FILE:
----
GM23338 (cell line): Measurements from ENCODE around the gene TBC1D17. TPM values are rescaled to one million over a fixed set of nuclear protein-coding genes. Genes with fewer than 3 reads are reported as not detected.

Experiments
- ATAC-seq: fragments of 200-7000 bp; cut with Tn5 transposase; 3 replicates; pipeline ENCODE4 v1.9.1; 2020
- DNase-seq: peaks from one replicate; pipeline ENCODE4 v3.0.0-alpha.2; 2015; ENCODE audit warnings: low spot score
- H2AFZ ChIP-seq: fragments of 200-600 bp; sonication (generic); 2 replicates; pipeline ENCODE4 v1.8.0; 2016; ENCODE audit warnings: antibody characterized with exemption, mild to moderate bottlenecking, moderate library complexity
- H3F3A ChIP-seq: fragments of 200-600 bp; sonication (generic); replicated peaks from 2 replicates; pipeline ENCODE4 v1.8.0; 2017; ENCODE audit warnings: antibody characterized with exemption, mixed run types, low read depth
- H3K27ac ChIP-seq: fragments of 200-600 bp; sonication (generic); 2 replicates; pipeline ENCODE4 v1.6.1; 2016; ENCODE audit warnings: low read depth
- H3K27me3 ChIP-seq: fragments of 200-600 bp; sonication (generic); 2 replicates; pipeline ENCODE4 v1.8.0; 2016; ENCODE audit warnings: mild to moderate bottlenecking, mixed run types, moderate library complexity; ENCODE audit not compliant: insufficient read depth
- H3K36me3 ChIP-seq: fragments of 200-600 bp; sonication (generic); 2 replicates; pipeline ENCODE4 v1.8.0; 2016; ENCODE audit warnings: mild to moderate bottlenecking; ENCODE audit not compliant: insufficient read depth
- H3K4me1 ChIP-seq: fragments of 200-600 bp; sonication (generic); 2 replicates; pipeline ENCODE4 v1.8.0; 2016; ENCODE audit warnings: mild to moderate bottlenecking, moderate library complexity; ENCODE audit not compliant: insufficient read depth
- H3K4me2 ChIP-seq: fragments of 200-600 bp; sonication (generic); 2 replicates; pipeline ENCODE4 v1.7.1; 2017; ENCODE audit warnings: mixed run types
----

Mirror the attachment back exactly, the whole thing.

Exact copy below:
GM23338 (cell line): Measurements from ENCODE around the gene TBC1D17. TPM values are rescaled to one million over a fixed set of nuclear protein-coding genes. Genes with fewer than 3 reads are reported as not detected.

Experiments
- ATAC-seq: fragments of 200-7000 bp; cut with Tn5 transposase; 3 replicates; pipeline ENCODE4 v1.9.1; 2020
- DNase-seq: peaks from one replicate; pipeline ENCODE4 v3.0.0-alpha.2; 2015; ENCODE audit warnings: low spot score
- H2AFZ ChIP-seq: fragments of 200-600 bp; sonication (generic); 2 replicates; pipeline ENCODE4 v1.8.0; 2016; ENCODE audit warnings: antibody characterized with exemption, mild to moderate bottlenecking, moderate library complexity
- H3F3A ChIP-seq: fragments of 200-600 bp; sonication (generic); replicated peaks from 2 replicates; pipeline ENCODE4 v1.8.0; 2017; ENCODE audit warnings: antibody characterized with exemption, mixed run types, low read depth
- H3K27ac ChIP-seq: fragments of 200-600 bp; sonication (generic); 2 replicates; pipeline ENCODE4 v1.6.1; 2016; ENCODE audit warnings: low read depth
- H3K27me3 ChIP-seq: fragments of 200-600 bp; sonication (generic); 2 replicates; pipeline ENCODE4 v1.8.0; 2016; ENCODE audit warnings: mild to moderate bottlenecking, mixed run types, moderate library complexity; ENCODE audit not compliant: insufficient read depth
- H3K36me3 ChIP-seq: fragments of 200-600 bp; sonication (generic); 2 replicates; pipeline ENCODE4 v1.8.0; 2016; ENCODE audit warnings: mild to moderate bottlenecking; ENCODE audit not compliant: insufficient read depth
- H3K4me1 ChIP-seq: fragments of 200-600 bp; sonication (generic); 2 replicates; pipeline ENCODE4 v1.8.0; 2016; ENCODE audit warnings: mild to moderate bottlenecking, moderate library complexity; ENCODE audit not compliant: insufficient read depth
- H3K4me2 ChIP-seq: fragments of 200-600 bp; sonication (generic); 2 replicates; pipeline ENCODE4 v1.7.1; 2017; ENCODE audit warnings: mixed run types